14. Earlier this year I promised some notes after visiting Chaco Canyon--here is my summary. My information is based on two visits during the summer of 2013 (we drove in by toad). Others may have more thoughts to add. Chaco Canyon is an amazing place to visit. A little extra planning and preparation is appropriate, but it is well worth the effort. The place to start planning is the park website: http://www.nps.gov/chcu/index.htm Pay particular attention to any road information on the NPS website. Some routes may be impassable at times. Consider calling ahead if there is any question. Main entry to the park is from the north (turning off of Highway 550) or south (turning off of Highway 9). See the park website for latest directions/details. NOTE: Some maps and GPS systems still show access via Highway 57 off of 550. This access no longer exists, per the park website and latest New Mexico state maps. The dirt roads in are rough, in places very rough. My experiences on the northern route lead me to recommend leaving your coach at a campground outside the park and driving in via toad. (I pictured every loose item in our coach ending up on the floor, and every cabinet filled with a jumble of overturned items.) Most of the folks we saw camping in the park came via pickup, van or car. During our two visits we only saw one Class A and one or two Class Cs. (A few trailers were also in the park.) We talked with one motor home owner who came in via the southern route. He said it was very slow, rough going, but his impression was that the southern entry was a little smoother than the northern route. I would recommend carrying basic necessities in your vehicle in case of breakdown. While traffic on the northern entry is regular, it is not always frequent--you may be on your own for a while in the event of a problem. I pictured a breakdown in the evening, and a night in the desert before morning traffic picks up. Jackets, water, and maybe some sleeping bags in the trunk gives great peace of mind. Don't depend on your cellphone, signals are weak to nil on the roads in, and we had no coverage in the park. Finally, NO gas or diesel is available in the park--plan accordingly. Once in the park, the roads are paved and driving easy. Bicycles would be great to use in the park. Many great places to see, via guided tours or on your own. Good hiking opportunities. There is a camping area. The park website gives very complete details. We stayed in Bloomfield (north of the park) and found it a great place to base out of to explore the Chaco history. It was an easy drive down 550 to the dirt roads to Chaco. Leaving in the early morning, coming back late afternoon worked well. We had many hours in the park to explore during each visit, while still returning at a reasonable hour. Check the website for park hours. The Chaco culture was centered in Chaco Canyon, but many smaller settlements (referred to as outliers) exist outside the park. Two worth seeing are Salmon Ruins (on the west side of Bloomfield) and Aztec Ruins (in the city of Aztec, about 9 miles north of Bloomfield). Both have been partially restored, and are good places to get a feel for the Chaco civilization. Don't worry if you see them first, they will in no way detract from what you will experience in Chaco Canyon. Chaco Canyon is a great place to visit...Enjoy!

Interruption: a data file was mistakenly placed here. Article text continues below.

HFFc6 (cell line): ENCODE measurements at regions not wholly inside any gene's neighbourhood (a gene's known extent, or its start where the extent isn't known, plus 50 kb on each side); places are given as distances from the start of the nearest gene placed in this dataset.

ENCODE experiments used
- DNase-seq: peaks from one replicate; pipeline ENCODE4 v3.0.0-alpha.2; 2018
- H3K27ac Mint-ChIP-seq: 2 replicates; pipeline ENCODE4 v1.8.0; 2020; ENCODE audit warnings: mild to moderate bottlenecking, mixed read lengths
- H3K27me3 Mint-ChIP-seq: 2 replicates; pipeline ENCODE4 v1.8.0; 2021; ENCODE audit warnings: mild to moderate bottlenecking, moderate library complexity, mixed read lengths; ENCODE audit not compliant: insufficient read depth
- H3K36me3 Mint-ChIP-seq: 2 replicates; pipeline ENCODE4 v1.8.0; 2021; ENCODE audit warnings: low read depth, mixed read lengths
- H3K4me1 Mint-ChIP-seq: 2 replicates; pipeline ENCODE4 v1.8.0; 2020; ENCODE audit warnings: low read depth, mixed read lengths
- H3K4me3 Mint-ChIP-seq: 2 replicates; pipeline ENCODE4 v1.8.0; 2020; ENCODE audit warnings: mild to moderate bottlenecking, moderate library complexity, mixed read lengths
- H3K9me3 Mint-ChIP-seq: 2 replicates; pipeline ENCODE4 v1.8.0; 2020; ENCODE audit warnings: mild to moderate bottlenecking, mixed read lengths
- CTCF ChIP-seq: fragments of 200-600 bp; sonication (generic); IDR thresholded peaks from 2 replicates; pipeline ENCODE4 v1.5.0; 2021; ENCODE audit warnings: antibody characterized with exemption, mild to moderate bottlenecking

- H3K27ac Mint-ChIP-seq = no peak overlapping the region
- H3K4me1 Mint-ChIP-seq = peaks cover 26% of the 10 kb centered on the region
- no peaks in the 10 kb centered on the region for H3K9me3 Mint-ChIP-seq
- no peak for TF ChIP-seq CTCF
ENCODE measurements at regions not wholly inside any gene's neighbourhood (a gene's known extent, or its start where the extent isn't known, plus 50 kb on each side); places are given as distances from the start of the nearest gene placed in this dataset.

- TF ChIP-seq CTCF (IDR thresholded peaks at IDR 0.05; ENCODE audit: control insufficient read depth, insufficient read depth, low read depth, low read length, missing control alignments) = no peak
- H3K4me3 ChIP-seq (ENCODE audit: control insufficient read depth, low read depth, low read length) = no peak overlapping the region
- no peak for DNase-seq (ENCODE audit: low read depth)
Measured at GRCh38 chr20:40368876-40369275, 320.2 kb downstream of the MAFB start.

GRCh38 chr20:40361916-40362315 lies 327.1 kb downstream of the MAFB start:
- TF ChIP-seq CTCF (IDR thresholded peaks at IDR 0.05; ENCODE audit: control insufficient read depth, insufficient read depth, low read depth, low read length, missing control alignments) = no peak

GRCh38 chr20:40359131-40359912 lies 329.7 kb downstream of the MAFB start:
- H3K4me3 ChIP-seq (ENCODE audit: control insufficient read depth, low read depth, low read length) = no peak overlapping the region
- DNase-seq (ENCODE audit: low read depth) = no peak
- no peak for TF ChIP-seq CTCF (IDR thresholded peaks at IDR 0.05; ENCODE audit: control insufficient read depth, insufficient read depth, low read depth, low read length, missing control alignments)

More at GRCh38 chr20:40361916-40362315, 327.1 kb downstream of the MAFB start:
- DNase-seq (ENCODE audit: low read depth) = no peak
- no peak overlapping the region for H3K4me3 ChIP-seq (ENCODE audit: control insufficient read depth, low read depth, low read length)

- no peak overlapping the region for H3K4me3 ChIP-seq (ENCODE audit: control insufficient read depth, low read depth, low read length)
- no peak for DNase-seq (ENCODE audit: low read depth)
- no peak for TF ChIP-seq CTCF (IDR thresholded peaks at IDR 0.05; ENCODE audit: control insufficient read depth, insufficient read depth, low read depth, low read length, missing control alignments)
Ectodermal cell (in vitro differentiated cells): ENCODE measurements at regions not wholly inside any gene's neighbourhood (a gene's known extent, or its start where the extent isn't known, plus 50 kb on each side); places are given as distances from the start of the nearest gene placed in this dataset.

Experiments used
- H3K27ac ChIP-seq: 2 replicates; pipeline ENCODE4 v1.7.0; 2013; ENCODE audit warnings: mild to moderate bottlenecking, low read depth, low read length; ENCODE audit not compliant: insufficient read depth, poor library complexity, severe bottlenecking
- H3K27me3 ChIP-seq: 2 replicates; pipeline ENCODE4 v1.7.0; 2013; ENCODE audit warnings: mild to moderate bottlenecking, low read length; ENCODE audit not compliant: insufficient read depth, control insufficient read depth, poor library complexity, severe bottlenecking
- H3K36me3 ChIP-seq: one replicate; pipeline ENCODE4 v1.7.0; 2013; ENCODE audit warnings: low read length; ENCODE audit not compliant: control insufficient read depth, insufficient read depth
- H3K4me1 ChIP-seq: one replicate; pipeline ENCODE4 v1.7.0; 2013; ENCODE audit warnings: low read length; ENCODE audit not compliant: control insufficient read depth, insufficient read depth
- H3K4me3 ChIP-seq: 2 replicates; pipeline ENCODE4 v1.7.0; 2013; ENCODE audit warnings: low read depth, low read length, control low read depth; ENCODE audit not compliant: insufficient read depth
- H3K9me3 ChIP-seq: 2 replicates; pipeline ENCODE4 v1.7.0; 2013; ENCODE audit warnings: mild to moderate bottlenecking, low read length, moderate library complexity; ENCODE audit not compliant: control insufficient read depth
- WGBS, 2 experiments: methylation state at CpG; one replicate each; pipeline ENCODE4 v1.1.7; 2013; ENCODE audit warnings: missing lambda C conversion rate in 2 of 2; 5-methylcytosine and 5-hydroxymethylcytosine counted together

• Create New...